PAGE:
Principles by Ray Dalio Book Summary:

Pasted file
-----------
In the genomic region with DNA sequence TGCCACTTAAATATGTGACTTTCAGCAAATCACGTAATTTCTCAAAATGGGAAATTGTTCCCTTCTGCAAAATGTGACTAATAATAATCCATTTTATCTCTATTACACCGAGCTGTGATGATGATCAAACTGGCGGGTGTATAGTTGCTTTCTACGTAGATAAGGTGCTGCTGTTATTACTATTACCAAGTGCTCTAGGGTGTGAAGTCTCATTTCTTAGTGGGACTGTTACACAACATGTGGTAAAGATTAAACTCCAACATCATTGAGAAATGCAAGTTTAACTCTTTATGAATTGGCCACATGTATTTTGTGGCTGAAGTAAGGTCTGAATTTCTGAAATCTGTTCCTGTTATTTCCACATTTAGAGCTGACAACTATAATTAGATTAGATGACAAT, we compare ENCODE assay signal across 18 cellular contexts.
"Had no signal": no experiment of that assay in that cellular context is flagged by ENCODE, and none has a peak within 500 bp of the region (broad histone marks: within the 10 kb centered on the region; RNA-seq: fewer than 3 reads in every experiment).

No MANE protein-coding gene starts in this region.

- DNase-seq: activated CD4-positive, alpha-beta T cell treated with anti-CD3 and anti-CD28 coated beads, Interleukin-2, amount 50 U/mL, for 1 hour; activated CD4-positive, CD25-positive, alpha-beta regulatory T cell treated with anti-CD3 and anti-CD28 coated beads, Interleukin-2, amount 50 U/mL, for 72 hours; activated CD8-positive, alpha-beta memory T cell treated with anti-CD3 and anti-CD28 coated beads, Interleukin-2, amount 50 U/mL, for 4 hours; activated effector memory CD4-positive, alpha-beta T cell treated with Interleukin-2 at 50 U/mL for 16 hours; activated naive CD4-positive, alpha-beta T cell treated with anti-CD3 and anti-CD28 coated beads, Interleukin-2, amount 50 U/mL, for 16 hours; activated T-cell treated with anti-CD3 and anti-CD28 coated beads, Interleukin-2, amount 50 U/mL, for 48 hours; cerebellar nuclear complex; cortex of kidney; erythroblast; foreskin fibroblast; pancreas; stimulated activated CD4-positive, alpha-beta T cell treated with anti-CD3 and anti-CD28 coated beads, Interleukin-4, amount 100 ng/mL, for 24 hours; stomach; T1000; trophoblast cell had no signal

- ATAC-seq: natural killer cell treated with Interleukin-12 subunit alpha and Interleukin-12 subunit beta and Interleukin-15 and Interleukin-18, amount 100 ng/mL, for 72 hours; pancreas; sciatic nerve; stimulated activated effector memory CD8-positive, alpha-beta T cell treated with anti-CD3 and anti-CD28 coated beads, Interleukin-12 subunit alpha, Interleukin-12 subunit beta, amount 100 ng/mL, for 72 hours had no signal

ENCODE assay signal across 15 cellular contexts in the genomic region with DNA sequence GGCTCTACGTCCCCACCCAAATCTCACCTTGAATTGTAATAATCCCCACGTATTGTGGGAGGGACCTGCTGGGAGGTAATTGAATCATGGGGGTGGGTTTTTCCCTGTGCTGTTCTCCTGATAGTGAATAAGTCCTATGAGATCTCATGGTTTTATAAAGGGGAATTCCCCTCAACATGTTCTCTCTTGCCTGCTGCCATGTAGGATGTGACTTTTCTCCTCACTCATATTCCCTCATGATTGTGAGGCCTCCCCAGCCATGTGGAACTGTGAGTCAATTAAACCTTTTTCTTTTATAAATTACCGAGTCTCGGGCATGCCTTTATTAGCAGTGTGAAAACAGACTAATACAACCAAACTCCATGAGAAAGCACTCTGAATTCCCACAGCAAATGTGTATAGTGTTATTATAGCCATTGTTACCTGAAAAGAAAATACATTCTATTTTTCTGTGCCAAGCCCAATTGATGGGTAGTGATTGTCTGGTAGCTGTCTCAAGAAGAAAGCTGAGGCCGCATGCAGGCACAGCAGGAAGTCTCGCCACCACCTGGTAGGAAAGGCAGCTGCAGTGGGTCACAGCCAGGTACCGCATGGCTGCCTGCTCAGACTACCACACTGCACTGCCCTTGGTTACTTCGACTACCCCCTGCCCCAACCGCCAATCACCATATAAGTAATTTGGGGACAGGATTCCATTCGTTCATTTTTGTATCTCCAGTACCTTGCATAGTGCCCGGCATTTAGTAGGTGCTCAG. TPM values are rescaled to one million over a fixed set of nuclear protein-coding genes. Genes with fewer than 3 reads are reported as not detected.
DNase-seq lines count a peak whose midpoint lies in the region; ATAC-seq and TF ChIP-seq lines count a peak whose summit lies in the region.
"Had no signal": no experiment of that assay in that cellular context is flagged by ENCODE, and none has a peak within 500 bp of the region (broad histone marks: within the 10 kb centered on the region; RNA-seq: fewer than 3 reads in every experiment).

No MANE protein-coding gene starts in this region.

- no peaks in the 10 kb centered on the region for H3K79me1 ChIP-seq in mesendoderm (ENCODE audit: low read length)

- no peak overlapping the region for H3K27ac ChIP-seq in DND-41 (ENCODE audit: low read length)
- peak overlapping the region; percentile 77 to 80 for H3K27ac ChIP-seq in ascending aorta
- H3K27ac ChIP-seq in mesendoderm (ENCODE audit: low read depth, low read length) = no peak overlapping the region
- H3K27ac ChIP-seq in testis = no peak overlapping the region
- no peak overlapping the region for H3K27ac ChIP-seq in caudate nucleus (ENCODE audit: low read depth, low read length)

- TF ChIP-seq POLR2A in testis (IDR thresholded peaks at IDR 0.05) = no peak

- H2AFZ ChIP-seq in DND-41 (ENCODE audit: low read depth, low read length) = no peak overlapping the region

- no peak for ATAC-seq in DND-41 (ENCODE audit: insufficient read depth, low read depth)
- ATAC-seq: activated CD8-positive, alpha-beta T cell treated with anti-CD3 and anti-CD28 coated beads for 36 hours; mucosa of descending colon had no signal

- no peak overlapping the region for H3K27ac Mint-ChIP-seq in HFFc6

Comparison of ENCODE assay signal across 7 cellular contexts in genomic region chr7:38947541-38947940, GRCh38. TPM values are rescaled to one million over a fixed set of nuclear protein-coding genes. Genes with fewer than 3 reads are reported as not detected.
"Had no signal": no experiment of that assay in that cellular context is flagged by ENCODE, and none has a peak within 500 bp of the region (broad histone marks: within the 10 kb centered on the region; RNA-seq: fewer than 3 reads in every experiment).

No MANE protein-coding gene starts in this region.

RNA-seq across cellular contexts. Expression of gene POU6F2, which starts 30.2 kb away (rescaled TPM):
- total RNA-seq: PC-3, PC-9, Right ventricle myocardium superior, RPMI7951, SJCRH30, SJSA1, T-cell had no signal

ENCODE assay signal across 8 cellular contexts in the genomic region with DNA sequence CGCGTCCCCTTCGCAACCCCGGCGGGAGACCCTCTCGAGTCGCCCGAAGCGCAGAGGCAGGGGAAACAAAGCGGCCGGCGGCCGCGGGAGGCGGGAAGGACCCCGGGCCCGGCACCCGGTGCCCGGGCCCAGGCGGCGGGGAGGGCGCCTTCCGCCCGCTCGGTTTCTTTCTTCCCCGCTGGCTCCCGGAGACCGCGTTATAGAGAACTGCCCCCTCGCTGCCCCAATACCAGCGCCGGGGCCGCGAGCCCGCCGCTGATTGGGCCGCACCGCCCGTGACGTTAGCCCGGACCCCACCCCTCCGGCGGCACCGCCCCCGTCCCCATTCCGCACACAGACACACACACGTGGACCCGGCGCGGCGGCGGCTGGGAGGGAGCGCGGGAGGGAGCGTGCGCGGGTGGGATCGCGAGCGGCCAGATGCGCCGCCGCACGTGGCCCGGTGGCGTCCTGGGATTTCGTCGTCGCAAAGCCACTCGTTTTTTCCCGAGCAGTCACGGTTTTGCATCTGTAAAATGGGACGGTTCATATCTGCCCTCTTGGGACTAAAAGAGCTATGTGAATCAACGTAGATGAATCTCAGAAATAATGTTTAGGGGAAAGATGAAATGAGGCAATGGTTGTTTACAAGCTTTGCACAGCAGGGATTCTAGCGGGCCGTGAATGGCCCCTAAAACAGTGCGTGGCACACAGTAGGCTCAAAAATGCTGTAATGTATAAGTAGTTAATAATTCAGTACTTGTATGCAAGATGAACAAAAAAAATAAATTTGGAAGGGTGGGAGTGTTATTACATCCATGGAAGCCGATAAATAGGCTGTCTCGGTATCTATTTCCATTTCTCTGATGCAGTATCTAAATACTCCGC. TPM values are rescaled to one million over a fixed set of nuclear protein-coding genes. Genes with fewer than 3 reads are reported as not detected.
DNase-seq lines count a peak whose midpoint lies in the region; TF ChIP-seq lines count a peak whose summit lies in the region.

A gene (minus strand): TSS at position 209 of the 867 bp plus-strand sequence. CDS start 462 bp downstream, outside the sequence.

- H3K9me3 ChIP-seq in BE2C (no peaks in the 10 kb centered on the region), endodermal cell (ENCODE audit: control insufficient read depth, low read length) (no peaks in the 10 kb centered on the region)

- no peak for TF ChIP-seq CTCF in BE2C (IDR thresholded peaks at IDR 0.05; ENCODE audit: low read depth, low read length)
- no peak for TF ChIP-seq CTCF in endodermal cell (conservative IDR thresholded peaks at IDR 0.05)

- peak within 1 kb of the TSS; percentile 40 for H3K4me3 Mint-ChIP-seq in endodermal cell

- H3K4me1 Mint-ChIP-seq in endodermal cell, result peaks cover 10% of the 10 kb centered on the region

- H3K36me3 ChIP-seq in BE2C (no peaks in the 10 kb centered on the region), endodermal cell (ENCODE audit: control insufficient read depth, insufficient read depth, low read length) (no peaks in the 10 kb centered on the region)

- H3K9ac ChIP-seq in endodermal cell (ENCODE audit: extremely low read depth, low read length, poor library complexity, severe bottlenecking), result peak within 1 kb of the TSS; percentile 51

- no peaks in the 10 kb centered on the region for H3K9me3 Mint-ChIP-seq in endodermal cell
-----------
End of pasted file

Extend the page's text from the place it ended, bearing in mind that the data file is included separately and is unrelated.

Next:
#1 New York Times Bestseller “Significant...The book is both instructive and surprisingly moving.” —The New York Times Ray Dalio, one of the world’s most successful investors and entrepreneurs, shares the unconventional principles that he’s developed, refined, and used over the past forty years to create unique results in both life and business—and which any person or organization can adopt to help achieve their goals. In 1975, Ray Dalio founded an investment firm, Bridgewater Associates, out of his two-bedroom apartment in New York City. Forty years later, Bridgewater has made more money for its clients than any other hedge fund in history and grown into the fifth most important private company in the United States, according to Fortune magazine. Dalio himself has been named to Time magazine’s list of the 100 most influential people in the world. Along the way, Dalio discovered a set of unique principles that have led to Bridgewater’s exceptionally effective culture, which he describes as “an idea meritocracy that strives to achieve meaningful work and meaningful relationships through radical transparency.” It is these principles, and not anything special about Dalio—who grew up an ordinary kid in a middle-class Long Island neighborhood—that he believes are the reason behind his success. In Principles, Dalio shares what he’s learned over the course of his remarkable career. He argues that life, management, economics, and investing can all be systemized into rules and understood like machines. The book’s hundreds of practical lessons, which are built around his cornerstones of “radical truth” and “radical transparency,” include Dalio laying out the most effective ways for individuals and organizations to make decisions, approach challenges, and build strong teams. He also describes the innovative tools the firm uses to bring an idea meritocracy to life, such as creating “baseball cards” for all employees that distill their strengths and weaknesses, and employing computerized decision-making systems to make believability-weighted decisions. While the book brims with novel ideas for organizations and institutions, Principles also offers a clear, straightforward approach to decision-making that Dalio believes anyone can apply, no matter what they’re seeking to achieve. Here, from a man who has been called both “the Steve Jobs of investing” and “the philosopher king of the financial universe” (CIO magazine), is a rare opportunity to gain proven advice unlike anything you’ll find in the conventional business press.